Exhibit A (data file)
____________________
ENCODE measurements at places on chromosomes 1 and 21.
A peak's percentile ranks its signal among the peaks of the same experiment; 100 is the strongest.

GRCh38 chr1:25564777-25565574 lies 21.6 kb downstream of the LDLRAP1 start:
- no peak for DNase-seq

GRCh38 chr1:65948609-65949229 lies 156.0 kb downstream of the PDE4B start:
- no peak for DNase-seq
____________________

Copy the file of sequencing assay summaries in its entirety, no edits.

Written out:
ENCODE measurements at places on chromosomes 1 and 21.
A peak's percentile ranks its signal among the peaks of the same experiment; 100 is the strongest.

GRCh38 chr1:25564777-25565574 lies 21.6 kb downstream of the LDLRAP1 start:
- no peak for DNase-seq

GRCh38 chr1:65948609-65949229 lies 156.0 kb downstream of the PDE4B start:
- no peak for DNase-seq